Angelo Codevilla described the revolt of the Republican “country class” in which Goldwater won the Republican presidential nomination and Ronald Reagan eventually won the presidency. Codevilla traces the divisions within the Republican party to the New Deal where the Bob Taft wing opposed big government while the Rockefeller wing wanted big government to be more corporation-friendly. This led to a split in which most of the Republican leadership wanted to join the Democrat-constructed ruling class while most Republican voters (the country class”) were opposed to the ruling class and big government leading to the eventual Goldwater revolt.

I’m not sure this conceptual scheme fits Reagan perfectly. Reagan governed with the acquiescence of the Republican establishment (Howard Baker, Bob Michel and Bob Dole might not have agree with everything Reagan wanted but they went along in the end), and the enthusiasm and admiration of the party’s activist and voter base. He also won over many ancestral Democratic voters who would have sooner voted for Ming the Merciless than a member of the anti-New Deal wing of the Republican party. Reagan wasn’t simply of the Republican country class. He was also able to recruit members of the other party’s coalition by offering solutions to the country’s problems (and those solutions did not  include eliminating the basics of the New Deal welfare state.)

The Republicans need something similar now. They need a strategy that will unite the party’s establishment and ideological activists while at the same time reaching out to Democrats and voters who feel abandoned by both parties. This has a public relations aspect, but let us put that aside for the moment. Republicans need policies with populist appeal and not of the “cut taxes on the job creators to get money out of the caboose of big government and into the engine of the high earners who built that” variety that united both the Republican “establishment” and “country class” in 2012.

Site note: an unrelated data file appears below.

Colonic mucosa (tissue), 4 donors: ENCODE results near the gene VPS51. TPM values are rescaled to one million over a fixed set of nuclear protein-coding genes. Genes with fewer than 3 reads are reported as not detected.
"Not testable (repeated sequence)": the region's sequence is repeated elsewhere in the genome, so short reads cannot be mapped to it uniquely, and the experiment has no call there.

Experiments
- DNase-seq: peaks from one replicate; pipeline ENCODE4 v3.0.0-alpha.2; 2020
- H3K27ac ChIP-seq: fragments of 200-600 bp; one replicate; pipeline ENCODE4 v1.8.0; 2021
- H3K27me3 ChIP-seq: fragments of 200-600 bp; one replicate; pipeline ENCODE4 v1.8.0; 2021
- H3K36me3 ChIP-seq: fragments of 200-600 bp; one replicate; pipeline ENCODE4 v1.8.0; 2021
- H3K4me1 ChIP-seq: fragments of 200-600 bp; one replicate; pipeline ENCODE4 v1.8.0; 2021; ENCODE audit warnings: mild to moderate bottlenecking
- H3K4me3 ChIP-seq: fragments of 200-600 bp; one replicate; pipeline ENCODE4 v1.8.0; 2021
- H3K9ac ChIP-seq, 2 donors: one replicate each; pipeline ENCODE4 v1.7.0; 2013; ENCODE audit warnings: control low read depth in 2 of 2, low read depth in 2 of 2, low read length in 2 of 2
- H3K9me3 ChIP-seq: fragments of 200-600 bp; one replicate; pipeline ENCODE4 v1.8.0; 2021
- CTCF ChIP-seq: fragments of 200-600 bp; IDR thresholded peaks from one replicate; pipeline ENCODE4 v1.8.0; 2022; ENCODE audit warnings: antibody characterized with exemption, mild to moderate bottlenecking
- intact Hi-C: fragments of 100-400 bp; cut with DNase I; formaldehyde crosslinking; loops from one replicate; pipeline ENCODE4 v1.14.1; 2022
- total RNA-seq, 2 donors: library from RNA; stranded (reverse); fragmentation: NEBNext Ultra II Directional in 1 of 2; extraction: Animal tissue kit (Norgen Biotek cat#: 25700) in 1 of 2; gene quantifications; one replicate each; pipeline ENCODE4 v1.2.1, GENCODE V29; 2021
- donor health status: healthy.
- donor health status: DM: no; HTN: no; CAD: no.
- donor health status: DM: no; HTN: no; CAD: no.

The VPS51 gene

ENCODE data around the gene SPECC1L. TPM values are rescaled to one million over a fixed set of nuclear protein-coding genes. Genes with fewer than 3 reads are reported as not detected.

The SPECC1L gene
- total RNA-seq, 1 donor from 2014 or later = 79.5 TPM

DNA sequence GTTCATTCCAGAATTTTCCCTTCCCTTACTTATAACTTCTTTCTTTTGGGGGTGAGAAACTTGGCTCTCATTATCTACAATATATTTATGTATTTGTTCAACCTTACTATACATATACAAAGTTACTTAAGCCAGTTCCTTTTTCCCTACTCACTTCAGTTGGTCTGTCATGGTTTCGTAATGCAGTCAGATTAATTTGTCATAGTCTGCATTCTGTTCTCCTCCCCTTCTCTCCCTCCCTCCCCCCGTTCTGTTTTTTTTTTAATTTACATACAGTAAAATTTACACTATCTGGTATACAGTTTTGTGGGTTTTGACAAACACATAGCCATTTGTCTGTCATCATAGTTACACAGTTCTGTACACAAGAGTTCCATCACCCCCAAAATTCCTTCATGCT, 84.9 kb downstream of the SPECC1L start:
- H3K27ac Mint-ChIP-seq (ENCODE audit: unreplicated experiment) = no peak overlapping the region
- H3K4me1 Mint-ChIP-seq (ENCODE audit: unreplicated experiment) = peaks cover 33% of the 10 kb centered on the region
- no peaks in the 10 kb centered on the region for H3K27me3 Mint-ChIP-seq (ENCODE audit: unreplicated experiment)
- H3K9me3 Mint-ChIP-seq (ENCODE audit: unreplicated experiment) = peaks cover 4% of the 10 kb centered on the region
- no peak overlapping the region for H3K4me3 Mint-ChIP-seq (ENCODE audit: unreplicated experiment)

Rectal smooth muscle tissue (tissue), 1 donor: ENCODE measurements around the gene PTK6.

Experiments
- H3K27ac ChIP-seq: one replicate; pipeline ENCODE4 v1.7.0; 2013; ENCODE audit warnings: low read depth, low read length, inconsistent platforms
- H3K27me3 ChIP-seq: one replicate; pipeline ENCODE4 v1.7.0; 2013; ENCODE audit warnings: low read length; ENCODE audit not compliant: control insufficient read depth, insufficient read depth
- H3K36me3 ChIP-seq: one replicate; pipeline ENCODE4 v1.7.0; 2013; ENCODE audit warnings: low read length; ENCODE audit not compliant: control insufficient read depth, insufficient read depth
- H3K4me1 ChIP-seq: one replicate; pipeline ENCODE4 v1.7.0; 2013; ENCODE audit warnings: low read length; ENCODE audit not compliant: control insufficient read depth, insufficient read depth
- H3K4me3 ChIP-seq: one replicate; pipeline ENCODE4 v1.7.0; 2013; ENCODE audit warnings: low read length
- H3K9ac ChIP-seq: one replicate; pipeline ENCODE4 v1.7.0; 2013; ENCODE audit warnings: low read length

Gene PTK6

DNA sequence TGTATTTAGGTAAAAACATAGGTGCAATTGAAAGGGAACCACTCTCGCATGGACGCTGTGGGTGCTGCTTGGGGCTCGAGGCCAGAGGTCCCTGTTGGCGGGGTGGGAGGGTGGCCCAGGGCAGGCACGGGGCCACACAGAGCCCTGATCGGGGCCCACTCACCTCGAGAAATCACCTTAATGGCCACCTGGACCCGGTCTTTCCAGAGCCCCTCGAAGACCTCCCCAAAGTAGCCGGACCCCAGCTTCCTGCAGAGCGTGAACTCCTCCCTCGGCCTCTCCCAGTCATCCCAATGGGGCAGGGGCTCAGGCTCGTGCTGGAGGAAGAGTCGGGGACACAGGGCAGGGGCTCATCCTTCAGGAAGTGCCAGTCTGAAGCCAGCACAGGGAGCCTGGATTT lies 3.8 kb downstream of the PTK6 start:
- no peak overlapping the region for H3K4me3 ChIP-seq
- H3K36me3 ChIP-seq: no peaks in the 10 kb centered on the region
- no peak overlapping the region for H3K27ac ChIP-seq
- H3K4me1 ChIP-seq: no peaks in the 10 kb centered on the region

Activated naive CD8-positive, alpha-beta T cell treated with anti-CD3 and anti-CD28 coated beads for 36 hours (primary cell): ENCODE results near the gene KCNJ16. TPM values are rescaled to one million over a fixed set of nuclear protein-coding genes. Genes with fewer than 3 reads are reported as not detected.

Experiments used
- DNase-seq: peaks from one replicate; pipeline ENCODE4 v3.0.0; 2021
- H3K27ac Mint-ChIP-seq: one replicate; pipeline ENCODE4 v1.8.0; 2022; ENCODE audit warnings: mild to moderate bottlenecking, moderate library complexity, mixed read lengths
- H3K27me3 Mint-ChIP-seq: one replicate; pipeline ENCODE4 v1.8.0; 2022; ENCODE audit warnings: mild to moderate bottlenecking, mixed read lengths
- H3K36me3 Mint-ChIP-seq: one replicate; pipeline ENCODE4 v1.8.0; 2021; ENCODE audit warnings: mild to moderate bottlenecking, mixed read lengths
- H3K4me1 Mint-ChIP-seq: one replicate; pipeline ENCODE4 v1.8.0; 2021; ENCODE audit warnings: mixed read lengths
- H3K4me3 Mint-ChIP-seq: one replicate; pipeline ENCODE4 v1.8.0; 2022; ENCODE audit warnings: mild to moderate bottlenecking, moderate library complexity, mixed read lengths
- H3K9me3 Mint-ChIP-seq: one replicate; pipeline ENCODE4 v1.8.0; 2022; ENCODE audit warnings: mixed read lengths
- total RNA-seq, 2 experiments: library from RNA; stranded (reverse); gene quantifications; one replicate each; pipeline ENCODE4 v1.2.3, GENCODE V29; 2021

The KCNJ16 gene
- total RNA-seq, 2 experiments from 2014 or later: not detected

Republicans need to be able to be able to talk to skeptical ancestral Democratic-leaning voters and explain policies that will directly benefit them. The alleged indirect effects of cutting taxes on somebody else won’t be nearly enough. They need policies that will be able to explain to rural working-class voters how they will be able to maintain their health insurance if their plant or mine closes and they have to make do with a patchwork of part-time jobs that leave you working fifty hours a week but don’t provide benefits while one of your kids has asthma and your wife is a cancer survivor. Conservatives have answers to these kinds of concerns.

Republicans have family friendly tax reform that would cut taxes on working families and especially on parents while making the tax code more investment-friendly. Let the Democrats be the party that is forever proposing tax increases on high earners and nothing for everybody else while Republican can be the party of the middle-class tax cut, working families and growth.

Yuval Levin has proposed reducing old age benefits for lifetime high earners. The details are open for debate, but the principle is sound. The safety net should be for the vulnerable and we shouldn’t tax the middle-class (or anybody else) in order to provide benefits to people who do not needs them. The Republicans can offer the electorate a deal. We will tax you all less (relative to the Democrats) but we will keep the safety net for the vulnerable. Democrats want to tax you more because they think you are too stupid and greedy to maintain the safety net if we aren’t giving benefits to people who don’t needs them.

By making the health insurance tax exclusion a flat refundable tax credit, Republicans could propose a plan that would make health insurance affordable to people who end up outside of the employer-provided health care system. A system of reinsurance pools could help those with preexisting conditions much more cheaply and transparently than Obamacare and with far fewer burdens on everyone else.

Let the Republicans be the party of lower middle-class taxes, a more rational and sustainable welfare state and lower health care premiums combined with health insurance security. Then we might see a country class revolt that includes many current Democrats.

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